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Directed by Peter Yates. Produced by Philip D’Antoni. Written by Alan R. Trustman and Harry Kleiner. Release date: October 17, 1968.

You know, we often say things like “without X, we wouldn’t have Y,” but that’s usually not actually the case. I was going to start this review by saying that, without Bullitt, we probably wouldn’t have movies like The Fast and the Furious. Bullitt‘s car chase scene was so great that it inspired future movies to copy its style, and eventually that evolved to what we see in modern action movies. Or, maybe “devolved” is the right word, since the one featured in Bullitt is so much better than what modern action movies deliver.

But the point remains that, Bullitt was one of the first to produce a car chase this way. It changed our standards – upped the bracket of expectations we have for our car chases. Would movies like The Fast and the Furious exist without Bullitt? Yeah, probably. Someone else would’ve come along and done it if Bullitt didn’t – as is almost always the case with any sort of invention or revolution. Bullitt actually did it, though, and should be duly credited as such.

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Bullitt isn’t a “car movie,” per se, but the reason we remember it is for its near 11-minute car chase midway through. The rest of the movie, which surrounds the sequence, follows Lieutenant Frank Bullitt (Steve McQueen), who is tasked with keeping a key witness safe in protection for a weekend. That doesn’t exactly go according to plan, which results in Frank having to solve a case and balance the various political motivations that surround him and try to influence the situation.

The case is complicated but not confusing, which allows it to engage without losing its audience. Bullitt is a thrilling drama with a whole lot of intrigue and suspense, even if it’s relatively shallow once you get down to it. It uses what we know about it lead actor and his previous role to fill in the (many) blanks left in his character, playing to the strengths and his “type” instead of actually writing anything for him. It works, even if it shouldn’t, perhaps only in the way that it could for a star like a Steve McQueen. We do it these days with Tom Cruise and Jason Statham.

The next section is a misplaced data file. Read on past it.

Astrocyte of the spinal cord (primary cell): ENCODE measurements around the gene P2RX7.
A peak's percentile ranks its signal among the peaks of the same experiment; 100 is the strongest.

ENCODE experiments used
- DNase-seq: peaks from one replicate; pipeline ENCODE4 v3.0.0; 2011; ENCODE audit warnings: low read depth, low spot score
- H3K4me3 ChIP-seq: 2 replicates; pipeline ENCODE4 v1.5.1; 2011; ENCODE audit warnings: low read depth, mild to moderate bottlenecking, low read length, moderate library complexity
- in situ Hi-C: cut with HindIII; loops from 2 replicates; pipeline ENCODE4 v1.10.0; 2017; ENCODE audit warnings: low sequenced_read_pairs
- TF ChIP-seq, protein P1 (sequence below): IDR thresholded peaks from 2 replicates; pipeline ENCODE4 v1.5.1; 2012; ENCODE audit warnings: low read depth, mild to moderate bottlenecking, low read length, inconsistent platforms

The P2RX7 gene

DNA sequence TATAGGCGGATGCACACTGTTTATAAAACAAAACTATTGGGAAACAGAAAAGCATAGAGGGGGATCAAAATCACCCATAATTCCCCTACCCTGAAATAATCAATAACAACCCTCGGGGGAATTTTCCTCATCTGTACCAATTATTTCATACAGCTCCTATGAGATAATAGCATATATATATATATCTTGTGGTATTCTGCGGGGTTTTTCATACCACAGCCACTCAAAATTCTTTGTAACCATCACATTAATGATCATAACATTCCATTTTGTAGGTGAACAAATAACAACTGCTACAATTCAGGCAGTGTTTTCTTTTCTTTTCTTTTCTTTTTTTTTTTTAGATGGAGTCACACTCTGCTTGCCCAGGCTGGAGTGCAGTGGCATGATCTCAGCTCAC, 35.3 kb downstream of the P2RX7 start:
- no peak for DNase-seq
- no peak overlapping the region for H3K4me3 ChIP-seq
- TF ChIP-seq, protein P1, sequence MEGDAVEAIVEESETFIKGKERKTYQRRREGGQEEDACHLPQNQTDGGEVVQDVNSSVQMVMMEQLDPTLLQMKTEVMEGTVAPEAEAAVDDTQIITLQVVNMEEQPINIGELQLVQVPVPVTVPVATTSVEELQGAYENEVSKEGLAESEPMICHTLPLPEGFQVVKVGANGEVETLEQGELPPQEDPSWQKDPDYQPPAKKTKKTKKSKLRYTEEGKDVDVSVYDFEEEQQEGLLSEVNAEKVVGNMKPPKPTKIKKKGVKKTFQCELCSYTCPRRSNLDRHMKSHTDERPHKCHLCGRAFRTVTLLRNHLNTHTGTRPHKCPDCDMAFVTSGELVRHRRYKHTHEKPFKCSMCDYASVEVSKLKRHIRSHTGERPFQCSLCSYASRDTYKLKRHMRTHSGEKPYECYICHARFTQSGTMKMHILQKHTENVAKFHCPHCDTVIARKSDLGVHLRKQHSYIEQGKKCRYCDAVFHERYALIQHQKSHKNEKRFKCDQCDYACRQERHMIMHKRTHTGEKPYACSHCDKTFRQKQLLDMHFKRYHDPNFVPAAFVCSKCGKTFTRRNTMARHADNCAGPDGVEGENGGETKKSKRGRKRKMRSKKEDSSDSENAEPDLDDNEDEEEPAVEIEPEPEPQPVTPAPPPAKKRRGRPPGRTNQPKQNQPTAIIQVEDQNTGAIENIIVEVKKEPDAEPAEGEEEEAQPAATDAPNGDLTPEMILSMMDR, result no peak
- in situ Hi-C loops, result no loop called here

Bullitt is a movie that deserves to be remembered for its car chase scene, certainly, but also for the rest of the film surrounding it.

But we keep going back to the car chase, which showed so much detail and was edited so tightly – even if nitpickers will find continuity errors – that it changed the way Hollywood produced these scenes. But few, even to this day, topped Bullitt‘s. Perhaps it was such a success because McQueen did a significant chunk of the driving, permitting for shots that would be impossible with a stunt double. Much credit should also go to director Peter Yates, who did a similar – but not as spectacular – car chase in his previous film, Robbery. Editor Frank P. Keller wound up getting a Best Editing Oscar for Bullitt, which was well-deserved.

Bullitt isn’t all this one scene – even when it comes to action. There are several thrilling and action-oriented beats scattered throughout, including a surprisingly effective and graphic shooting scene, which lasts for little more than 10 seconds but shocks us into paying attention. And McQueen, all throughout it, cool as a cucumber, exudes Movie Star status.

Not that Steve McQueen was the best actor out there, but he played to his strengths and gave his characters more complexity than he probably had to – largely because his own, combative personality snuck through into many of his roles.

If Bullitt has a flaw, it’s the inclusion of the Obligatory Woman, who is played by Jacqueline Bisset. Her character comes across as entirely unimportant, her lines are vapid, and while it was a thing, particularly back then, to give the hero a woman just to show that he had a women, it doesn’t make for a better movie.

Bullitt is a movie that deserves to be remembered for its car chase scene, certainly, but also for the rest of the film surrounding it. Its plot is more engaging – both with where it takes us and the political motivations that influence it – than it probably needed to be, the dialogue is interesting (even if it occasionally rambles too much), and the other action scenes are impressive in their own right. Bullitt made Hollywood step up its car chase game – and it might be something that some modern filmmakers should go watch again. Maybe we’ll get some new car chases that actually let us tell what’s going on.

Bottom Line: Bullitt is a very good movie that surrounds an incredible car chase.

Recommendation: You could seek out the car chase on its own, but you should probably watch Bullitt in its entirety.


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